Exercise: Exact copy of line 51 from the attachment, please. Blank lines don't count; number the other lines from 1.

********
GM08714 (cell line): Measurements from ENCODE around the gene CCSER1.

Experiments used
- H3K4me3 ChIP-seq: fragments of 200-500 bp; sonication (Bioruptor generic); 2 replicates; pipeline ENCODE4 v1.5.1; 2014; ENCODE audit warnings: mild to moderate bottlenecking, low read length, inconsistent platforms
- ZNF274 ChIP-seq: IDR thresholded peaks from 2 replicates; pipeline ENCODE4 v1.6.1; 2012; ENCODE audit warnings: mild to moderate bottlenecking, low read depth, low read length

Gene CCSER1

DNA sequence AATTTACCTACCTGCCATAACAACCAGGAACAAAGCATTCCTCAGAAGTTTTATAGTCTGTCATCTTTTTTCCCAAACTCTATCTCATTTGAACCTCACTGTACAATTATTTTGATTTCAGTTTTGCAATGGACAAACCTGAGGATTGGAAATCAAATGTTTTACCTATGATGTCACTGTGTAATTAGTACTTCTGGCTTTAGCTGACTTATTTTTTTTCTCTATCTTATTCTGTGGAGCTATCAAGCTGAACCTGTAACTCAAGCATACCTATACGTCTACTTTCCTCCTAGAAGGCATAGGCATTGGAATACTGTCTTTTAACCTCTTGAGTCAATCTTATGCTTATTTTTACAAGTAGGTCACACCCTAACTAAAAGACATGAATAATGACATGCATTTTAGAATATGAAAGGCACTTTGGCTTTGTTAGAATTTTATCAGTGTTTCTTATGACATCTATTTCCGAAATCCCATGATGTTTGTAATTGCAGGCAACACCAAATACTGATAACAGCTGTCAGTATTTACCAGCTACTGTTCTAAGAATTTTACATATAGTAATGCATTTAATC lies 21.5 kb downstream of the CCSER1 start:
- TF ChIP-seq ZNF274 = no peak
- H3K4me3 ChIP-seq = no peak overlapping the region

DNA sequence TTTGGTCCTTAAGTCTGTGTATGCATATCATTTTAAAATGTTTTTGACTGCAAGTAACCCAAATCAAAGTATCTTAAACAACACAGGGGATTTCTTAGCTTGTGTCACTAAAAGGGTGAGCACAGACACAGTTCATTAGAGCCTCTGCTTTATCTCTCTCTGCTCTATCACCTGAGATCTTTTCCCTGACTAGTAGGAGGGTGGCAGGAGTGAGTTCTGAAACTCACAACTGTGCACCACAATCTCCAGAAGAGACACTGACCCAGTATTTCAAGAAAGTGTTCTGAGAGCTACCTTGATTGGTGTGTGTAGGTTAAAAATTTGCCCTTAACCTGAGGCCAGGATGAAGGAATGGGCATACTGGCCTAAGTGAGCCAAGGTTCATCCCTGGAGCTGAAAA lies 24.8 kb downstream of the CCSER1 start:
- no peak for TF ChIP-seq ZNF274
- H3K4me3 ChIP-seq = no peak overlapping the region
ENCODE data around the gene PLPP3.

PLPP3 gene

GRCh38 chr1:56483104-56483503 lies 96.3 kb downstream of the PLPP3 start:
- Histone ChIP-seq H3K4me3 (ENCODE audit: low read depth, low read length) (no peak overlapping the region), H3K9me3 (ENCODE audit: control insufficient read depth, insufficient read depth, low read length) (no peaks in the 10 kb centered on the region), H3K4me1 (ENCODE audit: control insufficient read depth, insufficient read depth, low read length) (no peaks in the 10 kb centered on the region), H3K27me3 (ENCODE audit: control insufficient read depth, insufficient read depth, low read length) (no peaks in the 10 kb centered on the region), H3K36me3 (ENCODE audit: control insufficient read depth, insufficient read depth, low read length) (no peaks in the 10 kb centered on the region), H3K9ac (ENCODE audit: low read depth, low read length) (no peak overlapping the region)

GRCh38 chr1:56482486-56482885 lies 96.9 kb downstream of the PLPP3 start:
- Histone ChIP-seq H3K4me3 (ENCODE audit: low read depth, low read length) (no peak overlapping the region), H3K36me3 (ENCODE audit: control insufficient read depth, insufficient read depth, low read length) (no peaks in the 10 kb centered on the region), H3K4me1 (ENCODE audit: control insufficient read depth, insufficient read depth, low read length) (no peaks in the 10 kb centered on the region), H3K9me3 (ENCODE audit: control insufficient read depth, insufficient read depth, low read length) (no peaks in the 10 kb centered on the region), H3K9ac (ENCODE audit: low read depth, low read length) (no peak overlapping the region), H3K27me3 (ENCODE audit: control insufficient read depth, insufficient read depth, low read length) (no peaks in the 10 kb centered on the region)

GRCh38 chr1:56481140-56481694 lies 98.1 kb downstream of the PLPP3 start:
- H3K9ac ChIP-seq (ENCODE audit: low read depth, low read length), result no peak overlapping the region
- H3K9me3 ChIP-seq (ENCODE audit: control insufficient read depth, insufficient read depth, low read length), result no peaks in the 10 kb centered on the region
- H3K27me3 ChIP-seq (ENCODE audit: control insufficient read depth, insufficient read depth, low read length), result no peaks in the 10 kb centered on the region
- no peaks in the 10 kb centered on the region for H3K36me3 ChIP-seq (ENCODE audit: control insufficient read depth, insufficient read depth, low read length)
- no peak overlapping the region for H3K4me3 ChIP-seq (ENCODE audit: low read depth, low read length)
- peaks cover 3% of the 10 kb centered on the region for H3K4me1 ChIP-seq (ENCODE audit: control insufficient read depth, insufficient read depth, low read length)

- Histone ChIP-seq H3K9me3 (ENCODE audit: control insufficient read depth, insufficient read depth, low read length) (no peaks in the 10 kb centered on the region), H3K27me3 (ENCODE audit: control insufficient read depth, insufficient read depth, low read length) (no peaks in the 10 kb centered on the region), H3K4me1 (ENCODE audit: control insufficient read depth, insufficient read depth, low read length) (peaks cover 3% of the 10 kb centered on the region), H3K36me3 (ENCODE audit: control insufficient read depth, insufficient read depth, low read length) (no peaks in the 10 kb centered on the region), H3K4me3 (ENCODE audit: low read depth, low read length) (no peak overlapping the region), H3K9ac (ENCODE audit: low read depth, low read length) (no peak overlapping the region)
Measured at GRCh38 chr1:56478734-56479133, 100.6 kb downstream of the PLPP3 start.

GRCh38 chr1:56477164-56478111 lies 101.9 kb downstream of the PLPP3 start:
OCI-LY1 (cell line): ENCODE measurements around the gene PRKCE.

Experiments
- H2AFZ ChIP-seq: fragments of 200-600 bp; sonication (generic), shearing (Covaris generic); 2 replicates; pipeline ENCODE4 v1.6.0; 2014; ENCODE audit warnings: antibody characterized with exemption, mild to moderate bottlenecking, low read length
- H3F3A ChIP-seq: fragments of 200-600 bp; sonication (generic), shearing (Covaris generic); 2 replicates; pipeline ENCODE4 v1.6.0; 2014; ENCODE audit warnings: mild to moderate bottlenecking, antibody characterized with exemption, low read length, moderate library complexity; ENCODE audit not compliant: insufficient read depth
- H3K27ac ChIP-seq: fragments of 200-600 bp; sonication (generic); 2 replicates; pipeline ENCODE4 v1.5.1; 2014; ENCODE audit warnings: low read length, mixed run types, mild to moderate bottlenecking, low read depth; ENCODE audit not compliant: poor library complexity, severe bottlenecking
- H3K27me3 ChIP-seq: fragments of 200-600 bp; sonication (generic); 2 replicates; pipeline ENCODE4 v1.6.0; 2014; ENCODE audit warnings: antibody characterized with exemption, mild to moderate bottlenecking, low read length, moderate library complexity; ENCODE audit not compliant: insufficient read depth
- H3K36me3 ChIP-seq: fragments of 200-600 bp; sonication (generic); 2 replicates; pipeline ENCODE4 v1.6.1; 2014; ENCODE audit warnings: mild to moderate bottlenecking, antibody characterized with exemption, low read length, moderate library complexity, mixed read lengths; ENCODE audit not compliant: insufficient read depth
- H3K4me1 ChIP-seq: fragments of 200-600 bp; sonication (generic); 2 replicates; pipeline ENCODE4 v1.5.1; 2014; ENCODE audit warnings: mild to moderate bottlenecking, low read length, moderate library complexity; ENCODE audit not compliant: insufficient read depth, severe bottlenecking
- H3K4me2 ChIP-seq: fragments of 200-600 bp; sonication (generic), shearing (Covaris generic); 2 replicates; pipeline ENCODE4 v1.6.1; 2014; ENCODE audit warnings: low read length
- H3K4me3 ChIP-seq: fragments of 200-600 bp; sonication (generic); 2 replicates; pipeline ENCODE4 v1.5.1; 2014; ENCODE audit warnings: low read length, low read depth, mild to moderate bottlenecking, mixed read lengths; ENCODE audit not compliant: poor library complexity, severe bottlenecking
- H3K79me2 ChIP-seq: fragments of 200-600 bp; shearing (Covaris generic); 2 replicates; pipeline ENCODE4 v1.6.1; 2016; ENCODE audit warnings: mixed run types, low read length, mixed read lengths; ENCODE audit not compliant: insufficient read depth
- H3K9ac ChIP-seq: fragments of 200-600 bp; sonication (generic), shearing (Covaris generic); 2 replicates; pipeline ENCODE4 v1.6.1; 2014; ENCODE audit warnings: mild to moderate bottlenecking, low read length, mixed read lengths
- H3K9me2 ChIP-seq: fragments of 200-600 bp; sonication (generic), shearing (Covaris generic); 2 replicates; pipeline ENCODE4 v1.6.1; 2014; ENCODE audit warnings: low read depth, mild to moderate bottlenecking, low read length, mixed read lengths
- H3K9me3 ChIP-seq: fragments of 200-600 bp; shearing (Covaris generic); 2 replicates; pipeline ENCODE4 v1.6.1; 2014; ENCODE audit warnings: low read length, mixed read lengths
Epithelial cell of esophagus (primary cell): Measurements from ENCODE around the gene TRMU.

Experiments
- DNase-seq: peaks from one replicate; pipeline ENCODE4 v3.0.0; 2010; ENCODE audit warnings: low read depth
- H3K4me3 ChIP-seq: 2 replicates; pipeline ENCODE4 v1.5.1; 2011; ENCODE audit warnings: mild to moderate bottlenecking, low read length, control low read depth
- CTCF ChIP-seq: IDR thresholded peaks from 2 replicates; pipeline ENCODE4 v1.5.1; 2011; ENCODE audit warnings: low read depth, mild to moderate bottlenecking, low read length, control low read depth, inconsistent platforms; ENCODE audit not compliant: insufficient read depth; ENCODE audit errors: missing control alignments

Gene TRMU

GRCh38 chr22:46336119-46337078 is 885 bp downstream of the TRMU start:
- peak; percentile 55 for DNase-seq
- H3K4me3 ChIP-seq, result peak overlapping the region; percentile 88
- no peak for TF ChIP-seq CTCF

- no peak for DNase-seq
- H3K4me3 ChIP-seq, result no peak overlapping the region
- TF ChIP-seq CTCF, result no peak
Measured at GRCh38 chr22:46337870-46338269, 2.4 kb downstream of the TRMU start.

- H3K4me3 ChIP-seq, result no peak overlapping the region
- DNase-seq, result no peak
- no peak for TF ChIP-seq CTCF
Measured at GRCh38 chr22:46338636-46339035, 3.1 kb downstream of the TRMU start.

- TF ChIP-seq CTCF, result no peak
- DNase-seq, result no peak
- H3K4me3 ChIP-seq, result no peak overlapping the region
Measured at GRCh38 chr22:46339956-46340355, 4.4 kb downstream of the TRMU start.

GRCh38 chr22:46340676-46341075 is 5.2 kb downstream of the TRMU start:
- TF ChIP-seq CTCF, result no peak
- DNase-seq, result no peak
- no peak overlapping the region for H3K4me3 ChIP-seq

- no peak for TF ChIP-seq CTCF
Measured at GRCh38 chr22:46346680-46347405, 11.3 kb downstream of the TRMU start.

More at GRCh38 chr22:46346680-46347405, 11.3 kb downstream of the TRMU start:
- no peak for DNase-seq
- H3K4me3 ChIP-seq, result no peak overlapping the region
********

- no peak for TF ChIP-seq CTCF